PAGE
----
Abu Arkan Ibrahim picked up a rifle and joined the Iraqi insurgency against U.S. troops when they occupied his hometown of Fallujah in 2003. He was badly burned in the fighting. Now, he fears the departure of the Americans he once battled.

Over the past 17 years, the municipal employee has watched his city fall to the United States, al-Qaida, the Islamic State group and, most recently, Iraqi forces fighting alongside Iran-backed paramilitaries. Ibrahim said the presence of U.S. troops in recent years helped suppress remaining IS militants and rein in the Iran-backed militias — mutual foes accused by Iraqi officials of attacking locals. The U.S. troop drawdown is creating a security vacuum, Ibrahim said, making Fallujah more dangerous.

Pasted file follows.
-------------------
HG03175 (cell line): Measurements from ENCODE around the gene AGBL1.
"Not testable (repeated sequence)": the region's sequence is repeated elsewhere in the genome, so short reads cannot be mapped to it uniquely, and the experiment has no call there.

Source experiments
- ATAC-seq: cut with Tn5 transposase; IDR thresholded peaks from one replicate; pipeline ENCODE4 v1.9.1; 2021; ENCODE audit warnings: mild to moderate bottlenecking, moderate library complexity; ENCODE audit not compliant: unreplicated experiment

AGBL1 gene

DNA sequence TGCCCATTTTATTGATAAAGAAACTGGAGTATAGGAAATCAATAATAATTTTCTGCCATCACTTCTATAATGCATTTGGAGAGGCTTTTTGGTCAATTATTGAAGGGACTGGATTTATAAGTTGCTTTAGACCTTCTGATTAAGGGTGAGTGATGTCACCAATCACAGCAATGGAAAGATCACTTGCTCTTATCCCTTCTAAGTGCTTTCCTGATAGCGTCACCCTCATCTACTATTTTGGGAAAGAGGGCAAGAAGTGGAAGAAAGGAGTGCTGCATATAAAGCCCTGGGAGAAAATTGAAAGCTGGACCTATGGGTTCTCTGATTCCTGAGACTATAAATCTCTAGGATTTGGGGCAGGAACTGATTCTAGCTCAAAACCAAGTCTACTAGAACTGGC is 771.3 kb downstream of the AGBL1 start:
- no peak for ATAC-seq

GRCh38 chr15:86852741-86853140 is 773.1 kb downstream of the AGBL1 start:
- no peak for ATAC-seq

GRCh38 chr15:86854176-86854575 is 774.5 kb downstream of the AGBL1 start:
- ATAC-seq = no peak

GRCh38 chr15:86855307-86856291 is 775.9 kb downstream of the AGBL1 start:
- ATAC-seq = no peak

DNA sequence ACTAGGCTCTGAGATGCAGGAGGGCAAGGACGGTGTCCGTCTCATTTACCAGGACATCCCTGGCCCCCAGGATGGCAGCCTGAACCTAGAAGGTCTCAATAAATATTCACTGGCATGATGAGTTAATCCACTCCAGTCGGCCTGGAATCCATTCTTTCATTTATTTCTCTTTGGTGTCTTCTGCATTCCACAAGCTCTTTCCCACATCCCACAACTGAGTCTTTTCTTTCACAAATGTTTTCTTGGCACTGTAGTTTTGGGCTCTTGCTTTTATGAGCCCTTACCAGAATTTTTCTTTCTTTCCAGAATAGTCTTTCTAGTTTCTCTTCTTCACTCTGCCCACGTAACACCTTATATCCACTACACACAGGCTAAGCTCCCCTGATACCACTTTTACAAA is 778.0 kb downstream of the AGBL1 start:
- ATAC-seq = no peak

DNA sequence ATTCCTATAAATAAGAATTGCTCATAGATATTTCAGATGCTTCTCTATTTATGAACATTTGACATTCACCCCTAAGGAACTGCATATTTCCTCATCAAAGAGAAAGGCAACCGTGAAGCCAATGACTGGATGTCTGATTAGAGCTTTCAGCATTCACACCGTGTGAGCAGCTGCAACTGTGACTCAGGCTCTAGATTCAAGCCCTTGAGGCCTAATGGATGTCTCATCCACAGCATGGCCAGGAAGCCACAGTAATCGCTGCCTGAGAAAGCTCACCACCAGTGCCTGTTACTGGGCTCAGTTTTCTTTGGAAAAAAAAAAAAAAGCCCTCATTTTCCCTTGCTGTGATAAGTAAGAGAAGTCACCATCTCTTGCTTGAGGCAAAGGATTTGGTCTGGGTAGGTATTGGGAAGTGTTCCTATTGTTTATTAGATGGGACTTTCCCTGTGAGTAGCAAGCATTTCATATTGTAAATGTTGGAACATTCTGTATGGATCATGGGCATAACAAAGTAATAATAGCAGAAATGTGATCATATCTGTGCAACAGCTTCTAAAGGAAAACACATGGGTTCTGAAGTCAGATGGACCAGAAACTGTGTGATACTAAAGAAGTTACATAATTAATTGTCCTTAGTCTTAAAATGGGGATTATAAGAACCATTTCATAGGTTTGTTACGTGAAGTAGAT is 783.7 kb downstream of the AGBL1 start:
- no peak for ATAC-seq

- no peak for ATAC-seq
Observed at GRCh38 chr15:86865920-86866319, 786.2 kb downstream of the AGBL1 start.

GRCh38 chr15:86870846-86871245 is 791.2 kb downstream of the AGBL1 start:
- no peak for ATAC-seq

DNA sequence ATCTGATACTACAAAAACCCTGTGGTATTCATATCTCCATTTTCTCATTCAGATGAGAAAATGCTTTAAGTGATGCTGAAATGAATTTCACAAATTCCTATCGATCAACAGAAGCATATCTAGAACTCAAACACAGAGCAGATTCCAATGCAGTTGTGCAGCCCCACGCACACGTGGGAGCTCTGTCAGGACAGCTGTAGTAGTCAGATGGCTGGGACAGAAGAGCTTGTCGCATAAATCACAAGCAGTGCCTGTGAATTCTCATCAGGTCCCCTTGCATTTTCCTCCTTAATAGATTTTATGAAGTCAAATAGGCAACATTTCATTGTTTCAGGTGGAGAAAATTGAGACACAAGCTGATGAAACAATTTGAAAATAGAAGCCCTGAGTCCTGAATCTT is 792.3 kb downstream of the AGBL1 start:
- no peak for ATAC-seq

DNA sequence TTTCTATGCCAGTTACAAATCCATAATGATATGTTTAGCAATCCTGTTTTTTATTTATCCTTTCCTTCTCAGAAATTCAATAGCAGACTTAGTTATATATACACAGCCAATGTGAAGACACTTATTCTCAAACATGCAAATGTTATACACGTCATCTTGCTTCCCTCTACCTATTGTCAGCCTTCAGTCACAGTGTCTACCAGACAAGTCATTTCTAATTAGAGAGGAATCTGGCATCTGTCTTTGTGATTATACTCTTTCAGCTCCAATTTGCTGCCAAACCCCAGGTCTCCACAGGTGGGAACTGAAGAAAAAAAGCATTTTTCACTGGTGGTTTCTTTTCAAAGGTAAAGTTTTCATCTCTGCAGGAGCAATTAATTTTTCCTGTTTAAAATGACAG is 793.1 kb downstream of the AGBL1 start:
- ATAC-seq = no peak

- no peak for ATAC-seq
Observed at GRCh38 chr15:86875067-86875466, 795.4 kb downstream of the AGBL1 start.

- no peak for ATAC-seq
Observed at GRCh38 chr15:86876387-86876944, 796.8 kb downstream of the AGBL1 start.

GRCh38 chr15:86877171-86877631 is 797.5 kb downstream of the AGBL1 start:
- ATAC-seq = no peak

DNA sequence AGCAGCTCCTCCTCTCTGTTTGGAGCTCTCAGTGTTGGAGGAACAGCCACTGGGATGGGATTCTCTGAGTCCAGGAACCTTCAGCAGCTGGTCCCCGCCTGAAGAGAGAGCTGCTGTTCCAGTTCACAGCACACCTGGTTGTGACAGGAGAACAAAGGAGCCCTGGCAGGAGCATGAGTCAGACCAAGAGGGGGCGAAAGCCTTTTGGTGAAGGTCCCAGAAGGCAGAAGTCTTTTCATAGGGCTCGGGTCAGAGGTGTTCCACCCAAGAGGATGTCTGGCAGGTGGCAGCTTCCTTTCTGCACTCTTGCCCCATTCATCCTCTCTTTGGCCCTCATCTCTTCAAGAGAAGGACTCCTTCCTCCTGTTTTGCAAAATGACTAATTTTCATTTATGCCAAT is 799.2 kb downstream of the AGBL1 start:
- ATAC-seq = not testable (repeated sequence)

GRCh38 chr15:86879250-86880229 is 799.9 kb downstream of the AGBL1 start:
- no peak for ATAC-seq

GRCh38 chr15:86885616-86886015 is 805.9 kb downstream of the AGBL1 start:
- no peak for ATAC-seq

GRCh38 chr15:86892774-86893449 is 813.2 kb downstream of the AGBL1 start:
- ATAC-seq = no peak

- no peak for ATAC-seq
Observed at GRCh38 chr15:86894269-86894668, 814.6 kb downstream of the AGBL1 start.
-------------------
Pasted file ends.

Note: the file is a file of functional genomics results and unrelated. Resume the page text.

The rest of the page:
"I’d rather have the Americans here than the alternatives,” the 37-year old said.